Make Social And Professional Connections

Studying in college is an exciting chapter in life. After all, it’s considered the ‘finishing touches’ on your educational journey and the first step towards your dream career. Between studying and meeting new people taking the same course, it’s safe to say that college is brimming with new experiences.

However, many alumni and experts advise undergraduates to focus more on how beneficial college is to their careers. Not because you’re studying materials that are related to it but because of the connections you can make. Granted, you’ll build new relationships when you step foot on campus. Still, the connections you’d want for your career might require a little more effort to find.

What Is Networking?

Building connections with people in your field is how networking happens. Normally, these people are professionals with extensive industry experience or a stable foothold. Although some may consider it a ‘shortcut’ in starting a career, networking is meant to be built on genuine and consistent relationships, like any long-lasting friendships you’d create throughout life.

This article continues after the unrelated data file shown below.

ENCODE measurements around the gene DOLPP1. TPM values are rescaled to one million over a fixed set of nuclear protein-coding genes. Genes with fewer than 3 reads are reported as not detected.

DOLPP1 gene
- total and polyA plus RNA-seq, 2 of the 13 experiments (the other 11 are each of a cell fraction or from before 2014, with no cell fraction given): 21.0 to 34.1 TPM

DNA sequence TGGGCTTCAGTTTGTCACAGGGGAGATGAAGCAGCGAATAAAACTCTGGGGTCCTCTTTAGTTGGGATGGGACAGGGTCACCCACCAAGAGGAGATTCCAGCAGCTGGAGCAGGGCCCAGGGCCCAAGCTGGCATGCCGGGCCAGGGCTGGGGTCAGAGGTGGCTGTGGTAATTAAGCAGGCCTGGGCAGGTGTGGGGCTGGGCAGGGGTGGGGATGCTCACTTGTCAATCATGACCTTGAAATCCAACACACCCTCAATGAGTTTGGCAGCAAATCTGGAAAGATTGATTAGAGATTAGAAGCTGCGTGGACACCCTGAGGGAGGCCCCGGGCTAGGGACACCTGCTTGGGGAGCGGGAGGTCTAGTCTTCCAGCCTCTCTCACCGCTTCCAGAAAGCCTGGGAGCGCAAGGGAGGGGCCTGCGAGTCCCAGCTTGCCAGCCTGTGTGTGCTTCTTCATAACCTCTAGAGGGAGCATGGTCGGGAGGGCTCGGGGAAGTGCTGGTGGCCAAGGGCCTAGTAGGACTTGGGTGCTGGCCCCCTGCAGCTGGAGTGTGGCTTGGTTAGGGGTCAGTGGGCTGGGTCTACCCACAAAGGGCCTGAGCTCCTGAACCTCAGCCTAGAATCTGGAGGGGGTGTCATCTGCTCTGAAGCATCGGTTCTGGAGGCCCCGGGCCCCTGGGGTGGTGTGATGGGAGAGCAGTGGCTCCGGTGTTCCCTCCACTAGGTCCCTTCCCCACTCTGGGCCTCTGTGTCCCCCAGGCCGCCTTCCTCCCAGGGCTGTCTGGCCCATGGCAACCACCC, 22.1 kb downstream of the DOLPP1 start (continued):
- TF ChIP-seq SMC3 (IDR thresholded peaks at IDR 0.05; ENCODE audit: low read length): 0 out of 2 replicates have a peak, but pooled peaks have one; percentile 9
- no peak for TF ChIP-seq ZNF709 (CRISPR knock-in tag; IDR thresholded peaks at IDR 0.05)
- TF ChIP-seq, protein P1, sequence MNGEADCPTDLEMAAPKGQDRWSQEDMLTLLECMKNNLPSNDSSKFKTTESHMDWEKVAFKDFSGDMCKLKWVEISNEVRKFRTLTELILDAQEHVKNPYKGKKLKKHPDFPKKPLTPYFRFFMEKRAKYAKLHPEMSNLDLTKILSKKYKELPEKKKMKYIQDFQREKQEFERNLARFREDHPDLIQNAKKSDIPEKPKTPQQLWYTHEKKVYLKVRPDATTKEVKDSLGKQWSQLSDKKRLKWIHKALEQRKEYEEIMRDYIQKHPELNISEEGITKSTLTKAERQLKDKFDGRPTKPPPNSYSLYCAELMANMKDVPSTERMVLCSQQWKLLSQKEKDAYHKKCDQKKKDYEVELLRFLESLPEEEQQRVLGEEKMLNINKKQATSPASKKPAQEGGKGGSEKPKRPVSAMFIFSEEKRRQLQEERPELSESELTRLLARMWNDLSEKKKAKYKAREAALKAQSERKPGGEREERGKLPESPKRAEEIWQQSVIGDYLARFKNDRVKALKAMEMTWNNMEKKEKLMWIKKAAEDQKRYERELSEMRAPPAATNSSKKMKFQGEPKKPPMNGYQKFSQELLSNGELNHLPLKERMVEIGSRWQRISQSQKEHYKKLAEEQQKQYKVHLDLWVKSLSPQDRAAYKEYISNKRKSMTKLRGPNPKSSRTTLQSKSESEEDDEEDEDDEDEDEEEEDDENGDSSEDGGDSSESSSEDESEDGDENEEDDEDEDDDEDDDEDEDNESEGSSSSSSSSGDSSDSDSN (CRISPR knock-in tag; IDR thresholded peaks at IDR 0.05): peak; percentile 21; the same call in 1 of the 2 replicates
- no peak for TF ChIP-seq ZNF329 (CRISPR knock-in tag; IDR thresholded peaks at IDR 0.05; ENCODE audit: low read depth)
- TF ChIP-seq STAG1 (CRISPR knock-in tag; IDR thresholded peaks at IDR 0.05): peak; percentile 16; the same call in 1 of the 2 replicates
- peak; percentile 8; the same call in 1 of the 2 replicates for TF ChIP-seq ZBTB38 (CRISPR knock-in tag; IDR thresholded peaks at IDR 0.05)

Unfortunately, those who try making connections in colleges often consist of inexperienced students. Instead of connecting with people, they might come off as asking for favors or only seeing their connections as stepping stones toward their goals.  

Here are some tips on how to prevent that from happening:

1. List Down Goals

People start networking in the first place to meet people they can use as references in their careers. Considering their lack of experience, college students need as many references as possible to improve their chances of getting hired at their dream company. However, others might consider networking to reinforce their resume.